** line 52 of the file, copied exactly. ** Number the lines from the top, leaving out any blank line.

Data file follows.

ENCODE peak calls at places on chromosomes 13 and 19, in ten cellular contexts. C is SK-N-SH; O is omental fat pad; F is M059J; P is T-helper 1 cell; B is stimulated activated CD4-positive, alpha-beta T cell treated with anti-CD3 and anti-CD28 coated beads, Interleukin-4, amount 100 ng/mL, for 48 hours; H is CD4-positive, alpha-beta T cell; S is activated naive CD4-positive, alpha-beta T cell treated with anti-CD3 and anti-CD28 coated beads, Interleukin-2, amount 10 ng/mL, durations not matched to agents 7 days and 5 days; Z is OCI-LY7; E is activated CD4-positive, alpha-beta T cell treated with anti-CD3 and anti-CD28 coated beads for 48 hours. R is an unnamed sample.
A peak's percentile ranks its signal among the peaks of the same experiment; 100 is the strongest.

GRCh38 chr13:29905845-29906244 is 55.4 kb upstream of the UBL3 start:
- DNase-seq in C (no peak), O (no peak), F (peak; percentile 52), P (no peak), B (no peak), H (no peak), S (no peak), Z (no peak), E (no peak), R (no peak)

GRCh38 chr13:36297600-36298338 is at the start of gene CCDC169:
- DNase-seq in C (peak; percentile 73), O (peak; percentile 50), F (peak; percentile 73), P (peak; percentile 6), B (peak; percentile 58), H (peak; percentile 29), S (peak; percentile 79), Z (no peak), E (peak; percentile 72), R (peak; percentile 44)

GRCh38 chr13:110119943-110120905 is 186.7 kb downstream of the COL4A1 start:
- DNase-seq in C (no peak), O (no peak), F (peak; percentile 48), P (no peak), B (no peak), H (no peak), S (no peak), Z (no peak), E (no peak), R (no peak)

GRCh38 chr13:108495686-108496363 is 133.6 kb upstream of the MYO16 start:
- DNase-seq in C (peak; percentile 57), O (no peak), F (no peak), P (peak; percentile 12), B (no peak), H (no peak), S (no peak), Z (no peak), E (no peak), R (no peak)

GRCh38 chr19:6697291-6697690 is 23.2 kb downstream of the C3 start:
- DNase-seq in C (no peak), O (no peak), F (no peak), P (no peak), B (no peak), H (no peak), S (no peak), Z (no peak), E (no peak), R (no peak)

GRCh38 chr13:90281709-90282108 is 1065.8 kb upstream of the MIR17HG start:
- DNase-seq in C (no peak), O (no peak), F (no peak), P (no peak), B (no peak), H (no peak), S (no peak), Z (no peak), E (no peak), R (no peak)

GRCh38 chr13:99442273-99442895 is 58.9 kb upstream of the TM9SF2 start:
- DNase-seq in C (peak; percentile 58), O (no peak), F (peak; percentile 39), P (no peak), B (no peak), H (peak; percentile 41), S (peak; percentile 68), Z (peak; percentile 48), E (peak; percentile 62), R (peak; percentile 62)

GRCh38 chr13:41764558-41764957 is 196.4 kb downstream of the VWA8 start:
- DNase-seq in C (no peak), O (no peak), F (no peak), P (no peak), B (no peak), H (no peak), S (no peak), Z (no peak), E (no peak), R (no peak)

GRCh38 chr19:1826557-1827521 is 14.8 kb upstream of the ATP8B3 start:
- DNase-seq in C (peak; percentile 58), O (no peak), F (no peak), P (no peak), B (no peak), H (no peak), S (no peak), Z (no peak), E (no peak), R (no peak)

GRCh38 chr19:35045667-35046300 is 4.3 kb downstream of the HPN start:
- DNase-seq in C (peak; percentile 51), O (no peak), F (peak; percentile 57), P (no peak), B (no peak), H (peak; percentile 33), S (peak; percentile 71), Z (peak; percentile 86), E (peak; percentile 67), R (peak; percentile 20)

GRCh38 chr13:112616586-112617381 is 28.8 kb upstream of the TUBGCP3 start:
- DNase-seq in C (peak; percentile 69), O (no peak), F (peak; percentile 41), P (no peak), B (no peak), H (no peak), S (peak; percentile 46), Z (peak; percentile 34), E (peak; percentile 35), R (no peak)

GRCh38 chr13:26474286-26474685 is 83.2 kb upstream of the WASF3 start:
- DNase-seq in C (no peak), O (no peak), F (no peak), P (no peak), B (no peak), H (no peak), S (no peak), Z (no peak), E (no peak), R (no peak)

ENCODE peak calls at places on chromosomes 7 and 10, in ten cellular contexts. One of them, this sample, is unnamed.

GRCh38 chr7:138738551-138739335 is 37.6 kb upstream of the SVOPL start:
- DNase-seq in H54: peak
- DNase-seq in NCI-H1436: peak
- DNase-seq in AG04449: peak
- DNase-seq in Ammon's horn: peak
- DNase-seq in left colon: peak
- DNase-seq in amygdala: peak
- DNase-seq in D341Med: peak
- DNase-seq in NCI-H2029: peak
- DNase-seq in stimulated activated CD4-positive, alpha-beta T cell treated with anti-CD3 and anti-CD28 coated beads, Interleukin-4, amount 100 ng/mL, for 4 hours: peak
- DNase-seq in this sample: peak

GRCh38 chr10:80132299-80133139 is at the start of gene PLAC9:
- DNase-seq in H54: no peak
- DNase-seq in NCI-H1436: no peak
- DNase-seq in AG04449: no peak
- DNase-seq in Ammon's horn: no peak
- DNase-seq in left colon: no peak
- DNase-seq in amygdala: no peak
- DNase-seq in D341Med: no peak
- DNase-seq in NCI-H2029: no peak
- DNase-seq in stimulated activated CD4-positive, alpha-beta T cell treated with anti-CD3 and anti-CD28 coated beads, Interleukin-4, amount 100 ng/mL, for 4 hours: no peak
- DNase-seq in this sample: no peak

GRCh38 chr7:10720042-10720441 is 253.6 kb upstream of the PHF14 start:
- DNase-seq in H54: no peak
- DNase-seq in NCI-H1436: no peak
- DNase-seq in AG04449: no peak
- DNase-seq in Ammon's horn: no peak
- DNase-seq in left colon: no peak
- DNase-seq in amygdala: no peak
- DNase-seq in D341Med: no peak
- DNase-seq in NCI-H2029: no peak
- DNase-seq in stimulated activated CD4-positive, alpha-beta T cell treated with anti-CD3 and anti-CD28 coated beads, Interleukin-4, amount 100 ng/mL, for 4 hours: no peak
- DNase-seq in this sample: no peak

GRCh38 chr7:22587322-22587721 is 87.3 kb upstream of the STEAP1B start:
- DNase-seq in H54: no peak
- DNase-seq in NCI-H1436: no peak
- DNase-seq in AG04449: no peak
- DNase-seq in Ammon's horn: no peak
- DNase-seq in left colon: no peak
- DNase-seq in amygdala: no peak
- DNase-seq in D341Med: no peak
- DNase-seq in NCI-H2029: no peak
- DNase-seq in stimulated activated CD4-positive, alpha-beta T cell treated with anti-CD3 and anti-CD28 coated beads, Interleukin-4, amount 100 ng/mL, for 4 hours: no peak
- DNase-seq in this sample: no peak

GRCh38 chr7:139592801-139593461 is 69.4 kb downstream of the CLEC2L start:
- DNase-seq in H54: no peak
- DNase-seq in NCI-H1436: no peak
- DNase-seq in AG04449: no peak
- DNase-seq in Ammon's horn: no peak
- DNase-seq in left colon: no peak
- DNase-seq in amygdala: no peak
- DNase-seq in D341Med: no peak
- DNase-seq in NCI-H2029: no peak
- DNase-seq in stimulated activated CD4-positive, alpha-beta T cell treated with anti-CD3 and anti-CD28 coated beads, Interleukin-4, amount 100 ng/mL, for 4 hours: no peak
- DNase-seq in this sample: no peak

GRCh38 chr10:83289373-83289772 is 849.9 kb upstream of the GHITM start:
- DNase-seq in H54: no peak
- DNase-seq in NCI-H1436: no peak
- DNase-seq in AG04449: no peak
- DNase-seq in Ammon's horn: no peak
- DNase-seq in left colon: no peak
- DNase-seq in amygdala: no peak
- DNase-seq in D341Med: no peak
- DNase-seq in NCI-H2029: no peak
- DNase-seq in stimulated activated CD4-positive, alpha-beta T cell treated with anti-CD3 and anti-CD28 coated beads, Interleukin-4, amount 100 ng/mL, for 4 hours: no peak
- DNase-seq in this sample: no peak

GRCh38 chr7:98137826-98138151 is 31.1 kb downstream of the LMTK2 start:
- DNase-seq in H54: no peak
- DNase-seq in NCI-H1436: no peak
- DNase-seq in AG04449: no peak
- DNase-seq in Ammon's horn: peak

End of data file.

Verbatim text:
- DNase-seq in NCI-H1436: no peak